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Saving Seed

saving capsicum seeds

Isn’t sex an amazing thing?  That chromosomes split and crossover to create a totally new and unique being? Not once, but every single time, so that every single life is totally unique. Every single life on this whole planet not just now but that has ever existed. That is just so breathtakingly ambitious! And that, at the same time, out of all those googols of pilots, evolution has such a nuanced and sophisticated mechanism for selecting not just the ones worth repeating the split and crossover, trying more combinations based on them, but also the ones worth a long shot.

When I stop waxing lyrical though, the practical result of all this is that every single seedling is different, as different as brothers and sisters (or more likely second cousins once removed).  As different as two puppies from the same litter, even though humans have been selectively breeding dogs about as long as most crops.

Which means that, when I find a good variety, that works well in my microclimate and is resilient in the context of the little ecosystem that is my garden, I try very hard to remember to save seed.  Not always successfully. Remember this post? It’s nearly pea planting time again, and I still haven’t found the climbing, powdery mildew resistant variety of snow pea I lost year before last.  I’m still kicking myself.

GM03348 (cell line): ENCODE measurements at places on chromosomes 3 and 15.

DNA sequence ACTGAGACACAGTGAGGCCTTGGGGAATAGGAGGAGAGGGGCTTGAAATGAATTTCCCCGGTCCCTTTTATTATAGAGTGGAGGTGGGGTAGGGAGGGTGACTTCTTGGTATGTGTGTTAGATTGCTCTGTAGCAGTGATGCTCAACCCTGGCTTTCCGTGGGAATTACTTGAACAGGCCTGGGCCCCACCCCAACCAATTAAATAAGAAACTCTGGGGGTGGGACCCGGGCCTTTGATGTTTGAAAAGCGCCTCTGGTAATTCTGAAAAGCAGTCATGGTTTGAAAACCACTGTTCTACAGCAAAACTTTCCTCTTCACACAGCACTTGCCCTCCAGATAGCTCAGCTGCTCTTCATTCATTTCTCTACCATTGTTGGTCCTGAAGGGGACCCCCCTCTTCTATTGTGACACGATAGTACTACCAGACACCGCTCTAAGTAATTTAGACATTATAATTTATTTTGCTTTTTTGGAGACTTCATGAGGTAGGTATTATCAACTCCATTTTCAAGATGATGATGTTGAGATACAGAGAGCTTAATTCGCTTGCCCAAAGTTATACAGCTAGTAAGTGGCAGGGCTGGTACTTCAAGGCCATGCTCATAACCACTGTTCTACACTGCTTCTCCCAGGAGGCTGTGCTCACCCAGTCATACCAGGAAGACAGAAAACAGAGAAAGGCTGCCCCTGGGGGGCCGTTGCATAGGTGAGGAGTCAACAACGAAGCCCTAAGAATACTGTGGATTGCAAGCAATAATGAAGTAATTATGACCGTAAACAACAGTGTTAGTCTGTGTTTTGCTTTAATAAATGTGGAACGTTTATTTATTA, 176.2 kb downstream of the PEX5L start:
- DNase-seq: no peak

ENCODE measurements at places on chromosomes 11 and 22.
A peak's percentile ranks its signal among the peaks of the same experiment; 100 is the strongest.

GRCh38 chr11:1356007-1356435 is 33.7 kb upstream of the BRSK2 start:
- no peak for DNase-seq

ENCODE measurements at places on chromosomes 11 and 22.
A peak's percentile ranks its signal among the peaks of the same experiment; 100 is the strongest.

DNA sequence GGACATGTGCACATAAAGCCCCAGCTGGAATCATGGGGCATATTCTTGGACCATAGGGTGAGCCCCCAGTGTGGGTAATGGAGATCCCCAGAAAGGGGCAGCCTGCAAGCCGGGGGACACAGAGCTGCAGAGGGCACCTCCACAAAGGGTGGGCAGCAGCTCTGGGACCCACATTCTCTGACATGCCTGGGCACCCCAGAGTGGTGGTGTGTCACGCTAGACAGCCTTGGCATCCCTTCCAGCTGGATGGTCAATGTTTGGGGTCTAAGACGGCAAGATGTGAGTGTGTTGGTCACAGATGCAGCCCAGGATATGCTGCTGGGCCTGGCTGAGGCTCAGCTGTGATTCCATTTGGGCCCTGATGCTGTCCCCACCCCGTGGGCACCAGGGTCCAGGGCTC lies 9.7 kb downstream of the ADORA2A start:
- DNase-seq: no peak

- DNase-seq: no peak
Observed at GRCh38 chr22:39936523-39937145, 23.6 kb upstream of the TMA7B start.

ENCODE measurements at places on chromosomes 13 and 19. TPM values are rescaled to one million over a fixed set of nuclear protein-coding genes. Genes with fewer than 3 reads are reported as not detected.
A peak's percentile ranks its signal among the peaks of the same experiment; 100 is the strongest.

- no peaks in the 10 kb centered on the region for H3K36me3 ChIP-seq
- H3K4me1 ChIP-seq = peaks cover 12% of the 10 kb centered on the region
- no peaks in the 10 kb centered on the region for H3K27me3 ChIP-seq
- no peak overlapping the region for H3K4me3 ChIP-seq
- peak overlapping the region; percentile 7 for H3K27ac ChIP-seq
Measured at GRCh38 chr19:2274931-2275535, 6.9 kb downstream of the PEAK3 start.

These capsicums have done so well.  They are thick walled and sweet like the familiar California Wonder capsicums in the supermarket, but they are much squatter in shape.  The bush is slow to grow and it doesn’t bear huge quantities, but it bears over a long period, and the capsicums are resistant to the fruit fly that bugs us in summer.

Capsicums are “perfect flowers” – which just means the flowers have both male and the female parts, so it is most likely that it has fertilised itself.  Bees will cross pollinate them though, and I have several varieties of Capsicum annuum species in the garden including chilis and banana peppers, so there is a bit of potential for surprises in the next generation.  I’ve tried to minimise it a little by saving seed from several individual fruits from several plants, and by keeping only this variety in this bed, and several of them, but you really need to keep hundreds of metres distance between varieties to ensure purity.  But since I’m not selling these, just saving them for myself and to give away (as insurance against losing the variety), and since I’m not too averse to surprises (sometimes they are nice ones), I’m happy to take the risk.

I’ve just simply washed the seed to remove any flesh and dried it in the shade on my verandah till the seed is crisp-dry, then put it in a recycled paper envelope in my seed tin, labelled with the variety and the date.

The reduced cost of buying seed is a minor benefit.  The major benefit is that I have a better chance of getting some of those really nice chromosomes again next year.


{ 8 comments… add one }
  • Celia @ Fig Jam and Lime Cordial April 5, 2011, 7:30 am

    Lovely post, Linda!

    We didn’t have much luck with caps this year, but surprisingly the eggplants were spectacular. I thought they were the same family, so it surprises me that one did so well and the other didn’t.